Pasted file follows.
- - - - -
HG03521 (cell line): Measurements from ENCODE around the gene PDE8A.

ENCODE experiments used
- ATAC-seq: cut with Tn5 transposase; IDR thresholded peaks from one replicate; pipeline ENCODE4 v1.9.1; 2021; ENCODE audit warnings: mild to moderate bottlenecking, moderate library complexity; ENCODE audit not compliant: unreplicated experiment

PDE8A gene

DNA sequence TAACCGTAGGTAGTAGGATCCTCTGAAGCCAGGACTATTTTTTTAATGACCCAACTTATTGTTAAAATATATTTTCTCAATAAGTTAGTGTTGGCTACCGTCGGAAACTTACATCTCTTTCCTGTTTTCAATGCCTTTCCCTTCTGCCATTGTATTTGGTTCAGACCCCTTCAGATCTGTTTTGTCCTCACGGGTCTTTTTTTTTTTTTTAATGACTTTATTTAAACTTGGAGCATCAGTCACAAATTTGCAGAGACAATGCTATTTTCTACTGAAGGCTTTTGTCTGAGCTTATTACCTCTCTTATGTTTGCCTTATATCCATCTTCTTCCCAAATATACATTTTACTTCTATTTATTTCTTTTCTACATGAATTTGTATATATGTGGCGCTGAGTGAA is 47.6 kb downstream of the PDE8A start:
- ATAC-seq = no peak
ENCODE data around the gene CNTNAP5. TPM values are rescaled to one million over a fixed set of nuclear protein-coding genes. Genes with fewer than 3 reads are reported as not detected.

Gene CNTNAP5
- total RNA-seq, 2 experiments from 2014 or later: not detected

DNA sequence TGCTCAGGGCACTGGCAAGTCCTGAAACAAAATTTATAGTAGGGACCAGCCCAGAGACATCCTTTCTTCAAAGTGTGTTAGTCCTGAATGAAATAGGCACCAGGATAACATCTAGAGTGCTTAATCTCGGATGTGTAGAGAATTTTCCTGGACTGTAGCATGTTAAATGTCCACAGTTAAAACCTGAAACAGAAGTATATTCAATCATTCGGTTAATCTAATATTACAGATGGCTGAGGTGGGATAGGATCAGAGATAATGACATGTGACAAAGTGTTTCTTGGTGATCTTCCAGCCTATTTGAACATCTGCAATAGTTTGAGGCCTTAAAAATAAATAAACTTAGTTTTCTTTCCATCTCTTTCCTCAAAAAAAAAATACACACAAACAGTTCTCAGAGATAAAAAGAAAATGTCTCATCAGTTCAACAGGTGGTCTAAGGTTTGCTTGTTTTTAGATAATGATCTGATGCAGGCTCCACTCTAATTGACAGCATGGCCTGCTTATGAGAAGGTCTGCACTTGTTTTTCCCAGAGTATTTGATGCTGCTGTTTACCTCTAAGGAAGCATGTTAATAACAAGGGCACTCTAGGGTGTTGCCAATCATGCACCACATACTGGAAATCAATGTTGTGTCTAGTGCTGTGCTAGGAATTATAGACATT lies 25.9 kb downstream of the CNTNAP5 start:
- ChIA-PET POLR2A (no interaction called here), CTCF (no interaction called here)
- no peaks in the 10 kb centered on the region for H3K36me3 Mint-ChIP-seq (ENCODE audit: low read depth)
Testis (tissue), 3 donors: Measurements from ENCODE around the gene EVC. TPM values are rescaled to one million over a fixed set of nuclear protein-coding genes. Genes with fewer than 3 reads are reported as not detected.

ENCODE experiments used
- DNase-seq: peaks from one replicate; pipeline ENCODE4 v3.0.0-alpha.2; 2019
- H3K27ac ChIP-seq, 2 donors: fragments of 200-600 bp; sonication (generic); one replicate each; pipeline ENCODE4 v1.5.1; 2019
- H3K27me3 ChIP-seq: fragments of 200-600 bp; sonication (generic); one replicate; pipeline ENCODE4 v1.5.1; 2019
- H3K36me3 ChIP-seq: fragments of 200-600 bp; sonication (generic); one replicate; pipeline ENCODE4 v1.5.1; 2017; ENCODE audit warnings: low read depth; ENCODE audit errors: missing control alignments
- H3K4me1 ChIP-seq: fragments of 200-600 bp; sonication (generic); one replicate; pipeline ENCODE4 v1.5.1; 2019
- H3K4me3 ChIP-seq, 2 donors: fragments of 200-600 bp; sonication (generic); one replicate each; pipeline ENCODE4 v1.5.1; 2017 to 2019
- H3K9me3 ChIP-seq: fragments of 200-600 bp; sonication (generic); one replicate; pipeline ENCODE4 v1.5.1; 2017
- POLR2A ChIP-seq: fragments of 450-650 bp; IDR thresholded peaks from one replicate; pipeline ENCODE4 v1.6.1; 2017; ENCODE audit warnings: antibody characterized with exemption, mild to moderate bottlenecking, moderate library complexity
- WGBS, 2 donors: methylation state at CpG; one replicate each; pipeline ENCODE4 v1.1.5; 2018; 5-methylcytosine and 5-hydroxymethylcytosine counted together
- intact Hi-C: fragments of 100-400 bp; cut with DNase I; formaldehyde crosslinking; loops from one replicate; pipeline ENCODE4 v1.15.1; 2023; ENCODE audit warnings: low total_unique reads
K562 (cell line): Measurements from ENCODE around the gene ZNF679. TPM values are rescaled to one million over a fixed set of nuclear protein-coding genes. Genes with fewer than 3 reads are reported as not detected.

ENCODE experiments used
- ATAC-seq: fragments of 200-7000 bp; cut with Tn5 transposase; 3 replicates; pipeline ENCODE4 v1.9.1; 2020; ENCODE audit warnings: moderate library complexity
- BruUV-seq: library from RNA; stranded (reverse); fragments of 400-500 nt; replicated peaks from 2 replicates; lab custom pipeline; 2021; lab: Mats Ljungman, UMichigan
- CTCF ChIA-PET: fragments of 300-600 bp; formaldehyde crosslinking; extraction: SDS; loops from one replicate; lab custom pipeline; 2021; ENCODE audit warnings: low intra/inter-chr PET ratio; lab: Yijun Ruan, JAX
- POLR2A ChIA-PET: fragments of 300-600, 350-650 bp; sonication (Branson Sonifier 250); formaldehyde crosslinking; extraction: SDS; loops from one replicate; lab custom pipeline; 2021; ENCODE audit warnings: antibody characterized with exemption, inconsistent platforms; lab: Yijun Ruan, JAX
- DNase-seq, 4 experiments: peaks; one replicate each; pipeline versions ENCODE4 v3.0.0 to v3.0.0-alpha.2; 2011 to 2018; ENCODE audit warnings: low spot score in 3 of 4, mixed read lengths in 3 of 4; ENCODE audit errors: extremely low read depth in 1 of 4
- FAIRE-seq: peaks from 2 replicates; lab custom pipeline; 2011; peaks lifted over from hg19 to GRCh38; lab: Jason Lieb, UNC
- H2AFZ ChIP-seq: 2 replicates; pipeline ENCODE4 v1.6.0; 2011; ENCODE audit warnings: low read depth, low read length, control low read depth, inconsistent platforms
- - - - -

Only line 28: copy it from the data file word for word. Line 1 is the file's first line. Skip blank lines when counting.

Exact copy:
- BruUV-seq: library from RNA; stranded (reverse); fragments of 400-500 nt; replicated peaks from 2 replicates; lab custom pipeline; 2021; lab: Mats Ljungman, UMichigan